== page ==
“There’s just one more thing,” Theresa says, unloading the last of Ruth’s bags. “We’re not sure Ruth can hear.”

Of course Ruth can hear, I think. Doesn’t she look at me when I talk to her? Doesn’t she laugh when we play games?

A test will tell. But first, we have to figure out how to keep Ruth here. Over the following months, we extend her visa, become approved as adoptive parents, and schedule Ruth for an auditory brainstem response test, which will tell us what Ruth hears. The following March, I lay her on a stiff bed in a cold, gleaming hospital room. An anesthesiologist holds a bubble-gum scented mask over her nose and mouth. Ruth squirms, fixing her eyes on me, and flutters to sleep. An audiologist hooks electrodes to Ruth’s head, and I am led from the room while various sound waves are shot into her ear canal to measure how the inner ear responds to sound. An hour later, Ruth’s audiologist calls me into a private conference room and shuts the door. Picking up a dry-erase pen, she draws curving lines, like the undulating waves of an ocean, across a white board.

“We tried this. And this. And this,” she says, writing numerical sound frequencies beside them. “Our equipment didn’t pick up any responses.”

“What do you mean?” I ask.

“It means,” she pauses. “Ruth is profoundly deaf. She can’t hear a thing.”

I hear Ruth before I see her. She is screaming at the top of her lungs, a raw, choking wail. Her eyes are closed clam tight. A nurse untangles a web of tubes connected to Ruth and places her in my arms. I nuzzle her neck, her hair, her cheek. Ruth keeps screaming.

“It’s okay. It’s okay. It’s okay,” I whisper as tears stream down my face and into hers. But it doesn’t make one difference. Ruth can’t hear my words.

Far from tempting me to reject her, this new vulnerability—Ruth’s and mine—makes me want to protect her all the more. Having filed papers at our local courthouse declaring our intention to adopt, we work with Ruth’s orphanage to finalize our plans. To legally adopt Ruth, we must take her back to Uganda and go to court. The trip can be short, the director of her orphanage says, a couple of weeks at most. After working with two lawyers—one here and one in Uganda—everything looks good when the director says our trip will take longer than she thought.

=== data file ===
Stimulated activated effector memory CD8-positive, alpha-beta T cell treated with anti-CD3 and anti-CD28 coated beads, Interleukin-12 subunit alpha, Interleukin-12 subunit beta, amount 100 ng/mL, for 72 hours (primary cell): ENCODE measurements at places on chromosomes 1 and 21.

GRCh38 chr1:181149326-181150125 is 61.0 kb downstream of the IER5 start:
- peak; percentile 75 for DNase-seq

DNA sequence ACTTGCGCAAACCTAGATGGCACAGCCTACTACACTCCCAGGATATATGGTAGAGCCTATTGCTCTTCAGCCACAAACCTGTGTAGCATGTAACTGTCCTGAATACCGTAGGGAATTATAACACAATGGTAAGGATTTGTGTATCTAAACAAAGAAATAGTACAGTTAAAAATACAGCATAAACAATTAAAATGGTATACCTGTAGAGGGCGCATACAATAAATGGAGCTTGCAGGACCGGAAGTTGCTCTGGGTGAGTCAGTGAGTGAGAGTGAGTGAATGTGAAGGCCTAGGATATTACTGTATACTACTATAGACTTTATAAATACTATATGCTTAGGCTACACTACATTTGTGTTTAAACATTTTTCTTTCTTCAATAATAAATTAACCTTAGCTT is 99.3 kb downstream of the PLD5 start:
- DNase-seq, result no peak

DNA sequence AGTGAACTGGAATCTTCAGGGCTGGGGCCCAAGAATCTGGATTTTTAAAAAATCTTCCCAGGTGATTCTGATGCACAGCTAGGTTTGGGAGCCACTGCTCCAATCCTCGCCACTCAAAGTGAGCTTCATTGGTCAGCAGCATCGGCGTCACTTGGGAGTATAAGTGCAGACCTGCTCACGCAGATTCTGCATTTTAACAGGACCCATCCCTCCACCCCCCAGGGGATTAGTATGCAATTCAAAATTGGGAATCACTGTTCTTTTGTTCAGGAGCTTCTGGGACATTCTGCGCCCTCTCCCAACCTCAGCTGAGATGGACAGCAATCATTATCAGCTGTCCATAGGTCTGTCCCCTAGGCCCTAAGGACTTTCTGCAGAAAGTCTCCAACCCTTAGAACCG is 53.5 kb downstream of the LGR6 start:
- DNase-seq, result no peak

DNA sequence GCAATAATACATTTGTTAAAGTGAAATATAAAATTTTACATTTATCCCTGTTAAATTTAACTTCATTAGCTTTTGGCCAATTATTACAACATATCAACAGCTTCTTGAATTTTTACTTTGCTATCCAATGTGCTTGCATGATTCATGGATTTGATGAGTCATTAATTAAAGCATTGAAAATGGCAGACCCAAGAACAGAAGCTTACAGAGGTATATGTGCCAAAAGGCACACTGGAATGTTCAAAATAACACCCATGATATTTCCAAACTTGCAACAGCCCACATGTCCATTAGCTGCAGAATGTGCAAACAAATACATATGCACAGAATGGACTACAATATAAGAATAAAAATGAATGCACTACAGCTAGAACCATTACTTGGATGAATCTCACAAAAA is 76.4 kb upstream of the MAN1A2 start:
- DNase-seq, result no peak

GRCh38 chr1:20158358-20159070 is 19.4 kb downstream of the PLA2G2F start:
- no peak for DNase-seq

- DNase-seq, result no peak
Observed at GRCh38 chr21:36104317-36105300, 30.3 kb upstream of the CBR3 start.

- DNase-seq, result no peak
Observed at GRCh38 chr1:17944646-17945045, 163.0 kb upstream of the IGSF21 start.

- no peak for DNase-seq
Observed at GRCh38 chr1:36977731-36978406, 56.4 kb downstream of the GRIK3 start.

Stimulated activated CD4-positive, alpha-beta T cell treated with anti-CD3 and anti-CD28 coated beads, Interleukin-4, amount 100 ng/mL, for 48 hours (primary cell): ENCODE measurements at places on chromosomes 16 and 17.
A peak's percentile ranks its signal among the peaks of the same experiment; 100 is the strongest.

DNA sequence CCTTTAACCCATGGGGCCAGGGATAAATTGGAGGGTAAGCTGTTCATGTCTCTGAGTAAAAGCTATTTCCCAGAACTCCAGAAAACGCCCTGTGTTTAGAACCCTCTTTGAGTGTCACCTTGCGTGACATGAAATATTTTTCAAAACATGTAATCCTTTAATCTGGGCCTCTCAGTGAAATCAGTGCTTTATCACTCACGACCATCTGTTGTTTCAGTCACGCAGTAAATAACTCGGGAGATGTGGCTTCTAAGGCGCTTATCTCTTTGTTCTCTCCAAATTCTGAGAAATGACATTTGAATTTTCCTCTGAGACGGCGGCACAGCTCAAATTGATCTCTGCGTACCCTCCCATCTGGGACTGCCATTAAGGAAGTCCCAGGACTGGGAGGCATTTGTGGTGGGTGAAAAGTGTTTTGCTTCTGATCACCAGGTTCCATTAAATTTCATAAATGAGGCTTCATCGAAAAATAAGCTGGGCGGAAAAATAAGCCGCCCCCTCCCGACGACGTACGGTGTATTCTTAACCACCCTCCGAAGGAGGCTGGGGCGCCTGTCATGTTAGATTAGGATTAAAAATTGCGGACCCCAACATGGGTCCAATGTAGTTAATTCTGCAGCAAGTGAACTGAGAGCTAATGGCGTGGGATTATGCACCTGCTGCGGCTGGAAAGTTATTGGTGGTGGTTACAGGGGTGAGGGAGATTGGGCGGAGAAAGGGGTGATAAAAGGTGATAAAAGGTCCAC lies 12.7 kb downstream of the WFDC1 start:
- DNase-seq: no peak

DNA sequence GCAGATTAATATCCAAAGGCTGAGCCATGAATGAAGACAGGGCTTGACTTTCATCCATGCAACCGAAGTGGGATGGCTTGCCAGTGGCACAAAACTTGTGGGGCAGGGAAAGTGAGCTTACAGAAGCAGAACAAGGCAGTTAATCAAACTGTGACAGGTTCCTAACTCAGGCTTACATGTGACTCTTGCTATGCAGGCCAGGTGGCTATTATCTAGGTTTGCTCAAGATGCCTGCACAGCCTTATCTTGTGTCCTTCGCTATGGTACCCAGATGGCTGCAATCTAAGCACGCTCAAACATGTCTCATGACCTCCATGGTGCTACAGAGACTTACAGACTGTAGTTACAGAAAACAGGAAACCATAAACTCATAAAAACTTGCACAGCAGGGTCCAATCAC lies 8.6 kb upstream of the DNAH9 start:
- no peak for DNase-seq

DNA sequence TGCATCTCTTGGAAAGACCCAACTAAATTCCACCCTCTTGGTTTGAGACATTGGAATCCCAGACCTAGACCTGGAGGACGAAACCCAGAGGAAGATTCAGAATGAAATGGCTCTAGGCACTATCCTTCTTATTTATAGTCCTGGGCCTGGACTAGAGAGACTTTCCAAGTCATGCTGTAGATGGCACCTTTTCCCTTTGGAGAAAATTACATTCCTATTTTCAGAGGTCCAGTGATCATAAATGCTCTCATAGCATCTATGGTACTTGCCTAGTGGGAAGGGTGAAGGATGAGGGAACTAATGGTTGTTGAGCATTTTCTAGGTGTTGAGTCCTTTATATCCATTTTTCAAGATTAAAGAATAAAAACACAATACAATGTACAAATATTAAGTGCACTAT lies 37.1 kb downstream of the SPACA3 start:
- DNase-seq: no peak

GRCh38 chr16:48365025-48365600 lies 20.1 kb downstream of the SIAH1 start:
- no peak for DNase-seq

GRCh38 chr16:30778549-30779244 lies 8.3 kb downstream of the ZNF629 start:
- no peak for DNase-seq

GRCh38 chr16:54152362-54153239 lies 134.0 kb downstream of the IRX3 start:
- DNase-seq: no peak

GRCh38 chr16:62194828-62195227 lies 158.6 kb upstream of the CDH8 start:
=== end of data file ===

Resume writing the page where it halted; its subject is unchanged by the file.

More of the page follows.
“How much longer?” I ask.

“A month. Maybe two.” She explains the complicated process to acquire Ruth’s new American visa.

“That’s impossible,” I protest. “Dana could never take that much time off work. He’ll lose his job.”

“There’s only one other way,” she says. “You could bring Ruth back to Uganda on your own.”

You have to promise to let me go to Africa, alone if I have to. My words from a decade before return with stunning clarity. Only, now I no longer want to go. Leave my family? Travel to a developing country where I know no one?

“It’s too dangerous,” our local attorney says. “If you bring Ruth back to Uganda and her visa is denied, you’ll be forced to leave her.”

Over the following days, Dana and I debate what to do.

“I could go,” our oldest son, Judah, volunteers. “You can take me to Uganda with you. That way if Ruth can’t come home, I could stay at the orphanage with her.”

For a moment, I consider it. Then I realize the sheer lunacy. Leave my eight-year-old son in an orphanage? Yet, I can’t imagine leaving Ruth there either. As surely as I once felt God calling me to Africa, I feel him calling me now. And so, I reserve two round-trip tickets to Uganda, one for me, and one for Ruth. But I can only stay for three weeks. If God wants Ruth to be with us, he will make a way for me to bring her home.

The July night before we are to leave, Dana works late. I tuck the boys in bed, promising to bring back a banana leaf ball for Judah and a cloth doll for Gabriel. Lydia, in the room she shares with Ruth, is already asleep. I rest my cheek on my daughter’s chest to memorize the rhythm of her softly beating heart. Then I walk down the hall to start packing.

My room is a mess. A borrowed suitcase lays on my floor. Clean laundry litters the bed. To quiet my anxious heart, I push aside the clothes and pick up my Bible. It falls open to the second chapter of Ephesians, and I read the first verse I come to, “For we are His workmanship, created in Christ Jesus for good works, which God prepared beforehand that we should walk in them” (2:10 NASB).

Suddenly, it all seems clear—why I have long dreamed of going to Africa, why I’ve yearned to adopt, why God brought Ruth to us.

This is what we were made for.

Now it was time to walk.

Little did I know that we were about to face the most amazing journey I could ever imagine—the most amazing and challenging. I was about to encounter the miraculous hand of God as I had never seen before. And this was just the beginning, all because of a promise, a prayer, and a little girl with an irresistible smile.

To read more about Ruth, order Meadow Rue Merrill’s book Redeeming Ruth: Everything Life Takes, Love Restores.